Fifteensquared

Never knowingly undersolved.

Guardian Prize Crossword No 25,802 by Paul

Posted by bridgesong on December 1st, 2012

bridgesong.

This puzzle kept my solving partner Timon and I pleasantly occupied on a very wet Saturday afternoon, but we  couldn’t adequately explain a couple of the clues.  I think that I have managed it now (with a little help from the annotated solution).  The puzzle is the first I can remember to have included not just one, but three poems, and two of their titles.

Across
1,11 PARSLEY IS GHARSLEY Talk in which girl says she rambles, as 6 complains about cooking ingredient (7,2,8)
*(GIRL SAYS SHE) in PARLEY.  This Ogden Nash poem, the first of two (or three) in this puzzle, was new to me, and a little juvenile, but has the merit of brevity (from a setter’s point of view).
5 BONKING Enjoying oneself? Good man! (7)
BON, KING.  Well, it wouldn’t be a Paul puzzle without a little bit of lewdness.
9 LASSO Lady requiring oxygen for something catching? (5)
LASS O.
10 ANCESTRAL Family trips not starting, I abandon path (9)
(D)ANCES, TRA(i)L.
11 See 1
12 BEEF Grouse to swallow? (4)
“to swallow” seems a rather weak piece of wordplay.
14 DISABILITIES Impairments stabilised, one doubly mobile (12)
*STABILISED, I I (one twice).
18 HOUSE-WARMING Get-together — in what way a hive of activity, did you say? (5-7)
Sounds like “how swarming?”
21 ECHO Bouncer releasing king from impossible choke (4)
*CHO(k)E.  Nicely misleading definition.
22 SHIFTY-EYED Suspicious-looking, fishy, yet astonishing journalist (6-4)
*(FISHY YET), ED.
25 PARTRIDGE Bird perhaps, given malicious gossip, hit back (9)
E.G. DIRT TRAP (all rev).
26 EXALT Old key for lift (5)
EX ALT(computer key).
27 TEA ROOM Male fed a bit of corn oil primarily, where cakes available? (3,4)
EAR O(il) in TOM.
28 SINATRA Star turn in a star (7)
*(IN A STAR).
Down
1 PELVIS Part of the body, the sound of Peking? (6)
P ELVIS (aka THE KING).  Thanks to Timon, who explained this very clever clue to me.
2 RESIGN Step down first of stairs to break rule (6)
S in REIGN.
3 LOOKALIKES Love all? Take less time and skill — mixed doubles (10)
*(OO (t)AKE SKILL).  “Doubles” is the well-concealed definition.
4 YEATS Poet finds the mark of a leech on food (5)
Y EATS.  The annotated solution (on which I don’t usually have to rely) explains that a leech bite mark is a “y” in a circle: well, who knew that?
5 BACTERIUM Poking bottom, I react badly, finding E coli, perhaps? (9)
*(I REACT) in BUM.
6 NASH Partial to pavilion, as Hanoverian architect (4)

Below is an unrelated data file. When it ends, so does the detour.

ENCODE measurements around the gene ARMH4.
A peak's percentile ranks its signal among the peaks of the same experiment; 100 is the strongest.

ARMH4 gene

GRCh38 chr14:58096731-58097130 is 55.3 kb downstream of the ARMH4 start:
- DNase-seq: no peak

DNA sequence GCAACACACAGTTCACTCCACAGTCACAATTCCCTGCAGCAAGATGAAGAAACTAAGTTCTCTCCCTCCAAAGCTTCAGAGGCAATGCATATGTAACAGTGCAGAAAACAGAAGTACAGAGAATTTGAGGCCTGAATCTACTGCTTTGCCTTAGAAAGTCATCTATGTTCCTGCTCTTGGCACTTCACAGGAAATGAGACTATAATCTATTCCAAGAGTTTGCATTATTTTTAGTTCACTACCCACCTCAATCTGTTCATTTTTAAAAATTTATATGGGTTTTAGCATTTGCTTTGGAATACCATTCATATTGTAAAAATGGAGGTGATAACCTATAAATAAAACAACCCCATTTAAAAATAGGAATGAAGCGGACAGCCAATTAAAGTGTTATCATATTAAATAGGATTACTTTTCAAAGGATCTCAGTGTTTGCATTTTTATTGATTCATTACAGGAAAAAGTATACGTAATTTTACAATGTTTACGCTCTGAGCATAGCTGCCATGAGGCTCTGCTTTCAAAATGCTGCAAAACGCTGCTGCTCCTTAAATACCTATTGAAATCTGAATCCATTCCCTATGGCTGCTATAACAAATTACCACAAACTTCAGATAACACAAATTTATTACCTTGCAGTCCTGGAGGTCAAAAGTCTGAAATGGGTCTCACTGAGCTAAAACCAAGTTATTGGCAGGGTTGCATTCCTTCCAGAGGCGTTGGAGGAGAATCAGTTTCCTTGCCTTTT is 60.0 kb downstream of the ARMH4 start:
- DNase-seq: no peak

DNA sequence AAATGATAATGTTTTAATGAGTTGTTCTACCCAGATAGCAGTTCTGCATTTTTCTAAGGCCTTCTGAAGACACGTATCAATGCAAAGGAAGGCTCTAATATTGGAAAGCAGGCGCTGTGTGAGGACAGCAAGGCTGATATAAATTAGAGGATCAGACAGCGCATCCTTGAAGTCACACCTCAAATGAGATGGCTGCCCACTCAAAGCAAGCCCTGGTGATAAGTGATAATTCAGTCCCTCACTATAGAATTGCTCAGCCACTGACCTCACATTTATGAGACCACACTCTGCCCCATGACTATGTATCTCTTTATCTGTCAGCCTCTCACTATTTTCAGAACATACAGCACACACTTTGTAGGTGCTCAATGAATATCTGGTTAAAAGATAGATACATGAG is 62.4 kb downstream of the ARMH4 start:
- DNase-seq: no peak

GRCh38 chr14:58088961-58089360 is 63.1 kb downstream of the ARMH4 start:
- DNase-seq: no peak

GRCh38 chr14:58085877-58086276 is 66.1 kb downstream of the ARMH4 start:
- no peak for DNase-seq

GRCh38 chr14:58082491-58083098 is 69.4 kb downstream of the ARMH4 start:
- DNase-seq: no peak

Hidden in “pavilion as Hanoverian”.
7 ISRAELIS King held up by goddess for nationals (8)
LEAR(rev) in ISIS.
8 See 20
13 KIDNEY BEAN Pulse -— bendy sort — pulse, ultimately, one gobbled by family (6,4)
*BENDY, (puls)E, A in KIN.
15 ADAM HAD EM Sea with exclamation of discovery about bats being upside-down — or, perhaps, 6 on 23? (4,3,2)
MED, MAD in AHA (all rev).  Possibly another Ogden Nash poem, also attributed to several other authors.
16 OH WET PET 20 8 by 6, perhaps, or from the poet Whitehead? (2,3,3)
*(THE POET, W(hitehead)).  Again this poem is attributed variously to Ogden Nash and to others, including Gyles Brandreth.
17 EUPHORIA Happy house passed around by rising river — that’s extreme happiness! (8)
UP HO in AIRE(rev).
19 TYRANT Bully‘s heartless right-wing bombast (6)
T(or)Y, RANT.  I spent a lot of time looking for a synonym of “bombast” starting B(ull)Y…
20,8 ODE TO A GOLDFISH Good deal of this ornate creation of 6, perhaps (3,2,1,8)
*(GOOD DEAL OF THIS).  The title of the poem at 16 down.
23 FLEAS Unwelcome visitors, first of aliens being upset about it (5)
A in SELF(rev), with “being” being a noun, rather than a verb.  “Fleas” is the title of the poem at 15 down.
24 TRIO Three‘s crowd trouble, if head to toe (4)
RIOT, with the last letter moved to the front.

*anagram

26 Responses to “Guardian Prize Crossword No 25,802 by Paul”

  1. grandpuzzler says:

    Thanks Paul and bridgesong (and Timon). Didn’t know the leech mark – should have paid closer attention in The African Queen. My memory of Nash poetry is also lacking but did manage to get through it.

    Cheeers…

  2. NeilW says:

    Thanks, bridgesong. I needed Google to get the PARSLEY IS GHARSLEY solution since, although I could see the construction, I’d never come across the poem. Likewise the leech mark – the Wikipedia article I found actually described it as “an inverted Y” but I guess that depends on from which direction you’re looking!

    With anyone other than Paul, I might have had doubts about BONKING (mostly because “enjoying oneself” seemed a bit iffy as a def.)

  3. Fat Al says:

    Thanks Bridesong. Only got half of this done on the weekend, and then have been too busy to look at any crossword since Monday. Having looked at the blog, I doubt I would have solved many more anyway. A bit above my level, but fun never-the-less.